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Article
August 1987

Langerhans' Cells in Hair Follicles of the Depigmenting C57Bl/Ler-vit.vit MouseA Model for Human Vitiligo

Author Affiliations

From the Department of Dermatology, University of Cincinnati College of Medicine.

Arch Dermatol. 1987;123(8):1022-1028. doi:10.1001/archderm.1987.01660320064013
Abstract

• The C57Bl/Ler-vit vit mouse grows a black pelage after birth. During successive hair molts, the fur loses its pigmentation. By 6 months of age, most of the fur of the animal is white. The epidermis of the ears and tail also loses its pigmentation. Histologic studies confirm that in the epidermis and hair follicles there is an absence of pigment cells identifiable by various histochemical or electron microscopic techniques. This mouse may be an excellent model in which to study the role of Langerhans' cells and the immune response in the pathogenesis of vitiligo, a study not easily done in humans. From results of prior studies, we postulated that if Langerhans' cells were involved in the destruction of melanocytes, they would be abnormal (either more or less numerous) in number during the active phase of depigmentation and normal in number after depigmentation was complete. To determine whether the Langerhans cell (la+/adenosine triphosphatase dendritic epidermal cell) might be involved in destruction of pigment cells, we quantified the number of la+ and adenosine triphosphatase dendritic cells in the hair follicles in skin from the ear, abdomen, back, and tail from male C57BI /Ler-vit vit mice while the fur and skin were depigmenting and after depigmentation was almost completed. We found that Langerhans' cells were normal in number during depigmentation and were most numerous after depigmentation. Previous studies indicate that Langerhans' cells in these mice are functionally defective and respond poorly to some contact allergens. From these morphologic and functional data, we conclude that Langerhans' cells probably are uninvolved in causing depigmentation in these mice. We also observed that the epithelium of hair follicles has a significantly higher (up to 1600 mm2) population density of Langerhans' cells than interfollicular skin.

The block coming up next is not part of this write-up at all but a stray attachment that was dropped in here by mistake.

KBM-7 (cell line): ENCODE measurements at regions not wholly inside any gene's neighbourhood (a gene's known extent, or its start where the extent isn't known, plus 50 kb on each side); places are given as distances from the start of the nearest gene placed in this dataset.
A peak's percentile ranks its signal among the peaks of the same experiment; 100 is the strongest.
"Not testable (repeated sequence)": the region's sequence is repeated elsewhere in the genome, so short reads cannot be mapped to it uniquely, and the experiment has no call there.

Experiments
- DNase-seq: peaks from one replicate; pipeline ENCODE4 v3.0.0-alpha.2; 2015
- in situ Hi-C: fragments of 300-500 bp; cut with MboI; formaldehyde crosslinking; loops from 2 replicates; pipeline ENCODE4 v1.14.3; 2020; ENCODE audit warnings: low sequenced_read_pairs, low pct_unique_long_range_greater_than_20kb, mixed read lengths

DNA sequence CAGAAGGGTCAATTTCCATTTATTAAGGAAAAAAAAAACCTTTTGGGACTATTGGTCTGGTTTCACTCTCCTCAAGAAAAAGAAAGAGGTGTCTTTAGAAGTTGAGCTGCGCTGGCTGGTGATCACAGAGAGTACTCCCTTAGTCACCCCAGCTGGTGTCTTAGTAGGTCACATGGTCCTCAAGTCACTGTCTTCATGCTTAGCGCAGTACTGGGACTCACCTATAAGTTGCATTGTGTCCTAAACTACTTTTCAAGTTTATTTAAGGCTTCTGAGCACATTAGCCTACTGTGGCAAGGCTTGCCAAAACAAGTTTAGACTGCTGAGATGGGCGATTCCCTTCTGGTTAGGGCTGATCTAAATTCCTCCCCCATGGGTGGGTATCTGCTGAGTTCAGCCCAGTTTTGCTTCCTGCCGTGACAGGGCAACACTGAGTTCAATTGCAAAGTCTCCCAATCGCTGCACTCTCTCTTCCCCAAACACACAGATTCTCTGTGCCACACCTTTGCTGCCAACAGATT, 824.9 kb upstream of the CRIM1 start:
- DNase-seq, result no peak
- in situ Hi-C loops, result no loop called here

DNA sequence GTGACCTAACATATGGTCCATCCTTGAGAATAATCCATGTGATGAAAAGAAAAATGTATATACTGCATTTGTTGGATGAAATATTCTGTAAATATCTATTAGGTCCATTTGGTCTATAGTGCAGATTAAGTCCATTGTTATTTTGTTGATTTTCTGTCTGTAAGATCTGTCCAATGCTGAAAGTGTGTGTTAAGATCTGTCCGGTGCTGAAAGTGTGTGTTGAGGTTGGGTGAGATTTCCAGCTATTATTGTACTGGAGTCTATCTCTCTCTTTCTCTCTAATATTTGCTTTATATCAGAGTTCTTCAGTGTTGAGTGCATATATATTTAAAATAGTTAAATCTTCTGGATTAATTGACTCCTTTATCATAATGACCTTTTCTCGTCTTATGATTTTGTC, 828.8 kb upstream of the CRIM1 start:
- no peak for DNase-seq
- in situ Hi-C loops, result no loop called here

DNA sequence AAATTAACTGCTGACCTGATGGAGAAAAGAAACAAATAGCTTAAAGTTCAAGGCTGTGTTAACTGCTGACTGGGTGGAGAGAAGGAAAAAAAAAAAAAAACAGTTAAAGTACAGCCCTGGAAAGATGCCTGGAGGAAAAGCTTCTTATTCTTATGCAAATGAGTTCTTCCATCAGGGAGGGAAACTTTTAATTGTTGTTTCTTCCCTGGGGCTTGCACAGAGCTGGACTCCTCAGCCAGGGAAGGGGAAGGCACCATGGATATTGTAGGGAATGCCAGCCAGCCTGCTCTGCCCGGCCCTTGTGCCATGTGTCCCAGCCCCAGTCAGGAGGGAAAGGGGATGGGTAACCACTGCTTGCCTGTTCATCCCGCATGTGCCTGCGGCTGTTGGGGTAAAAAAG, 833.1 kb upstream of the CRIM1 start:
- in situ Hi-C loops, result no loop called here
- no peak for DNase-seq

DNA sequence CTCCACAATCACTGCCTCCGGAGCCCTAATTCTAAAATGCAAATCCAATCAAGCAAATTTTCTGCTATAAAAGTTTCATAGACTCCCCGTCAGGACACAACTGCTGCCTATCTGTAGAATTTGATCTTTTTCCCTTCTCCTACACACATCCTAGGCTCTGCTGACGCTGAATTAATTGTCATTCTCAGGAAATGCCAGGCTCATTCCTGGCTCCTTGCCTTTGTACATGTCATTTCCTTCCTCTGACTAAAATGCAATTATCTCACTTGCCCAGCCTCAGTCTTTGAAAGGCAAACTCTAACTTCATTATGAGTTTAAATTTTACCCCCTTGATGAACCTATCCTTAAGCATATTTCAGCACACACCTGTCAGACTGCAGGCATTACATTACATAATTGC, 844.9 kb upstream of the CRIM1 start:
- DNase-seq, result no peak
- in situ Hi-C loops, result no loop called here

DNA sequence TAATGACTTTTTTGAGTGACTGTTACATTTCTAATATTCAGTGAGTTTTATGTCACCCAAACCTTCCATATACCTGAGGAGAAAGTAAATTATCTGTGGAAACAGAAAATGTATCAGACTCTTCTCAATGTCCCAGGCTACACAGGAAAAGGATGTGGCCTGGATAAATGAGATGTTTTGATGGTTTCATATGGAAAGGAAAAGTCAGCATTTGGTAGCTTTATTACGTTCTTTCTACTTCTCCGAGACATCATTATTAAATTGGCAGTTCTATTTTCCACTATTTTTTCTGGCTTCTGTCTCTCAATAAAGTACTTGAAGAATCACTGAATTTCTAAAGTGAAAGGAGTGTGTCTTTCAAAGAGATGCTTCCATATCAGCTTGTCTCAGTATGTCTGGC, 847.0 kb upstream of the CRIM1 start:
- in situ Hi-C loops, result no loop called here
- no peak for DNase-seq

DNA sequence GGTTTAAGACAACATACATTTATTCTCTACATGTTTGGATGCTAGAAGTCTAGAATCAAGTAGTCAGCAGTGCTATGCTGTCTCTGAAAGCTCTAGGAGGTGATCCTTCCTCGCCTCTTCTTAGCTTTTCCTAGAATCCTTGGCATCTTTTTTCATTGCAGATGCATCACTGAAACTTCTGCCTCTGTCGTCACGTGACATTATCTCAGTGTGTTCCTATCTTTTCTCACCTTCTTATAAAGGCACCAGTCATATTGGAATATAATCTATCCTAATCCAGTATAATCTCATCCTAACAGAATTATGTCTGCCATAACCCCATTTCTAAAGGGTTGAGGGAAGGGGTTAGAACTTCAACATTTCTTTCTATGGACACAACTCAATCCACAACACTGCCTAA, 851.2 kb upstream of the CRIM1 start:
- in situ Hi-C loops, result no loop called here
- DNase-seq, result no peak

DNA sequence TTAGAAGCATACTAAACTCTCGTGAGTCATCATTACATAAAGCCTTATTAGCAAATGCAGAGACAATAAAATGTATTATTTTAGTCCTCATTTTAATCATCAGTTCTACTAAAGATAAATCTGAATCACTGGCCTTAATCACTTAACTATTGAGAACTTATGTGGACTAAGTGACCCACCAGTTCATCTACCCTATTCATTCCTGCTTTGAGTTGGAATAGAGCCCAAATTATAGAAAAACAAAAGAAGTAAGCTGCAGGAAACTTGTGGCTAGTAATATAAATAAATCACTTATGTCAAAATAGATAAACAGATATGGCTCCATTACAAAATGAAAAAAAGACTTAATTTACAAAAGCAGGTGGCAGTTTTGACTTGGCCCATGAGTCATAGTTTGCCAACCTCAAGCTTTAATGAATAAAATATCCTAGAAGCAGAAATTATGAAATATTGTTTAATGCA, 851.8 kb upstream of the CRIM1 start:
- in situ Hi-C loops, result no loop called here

(Arch Dermatol 1987;123:1022-1028)

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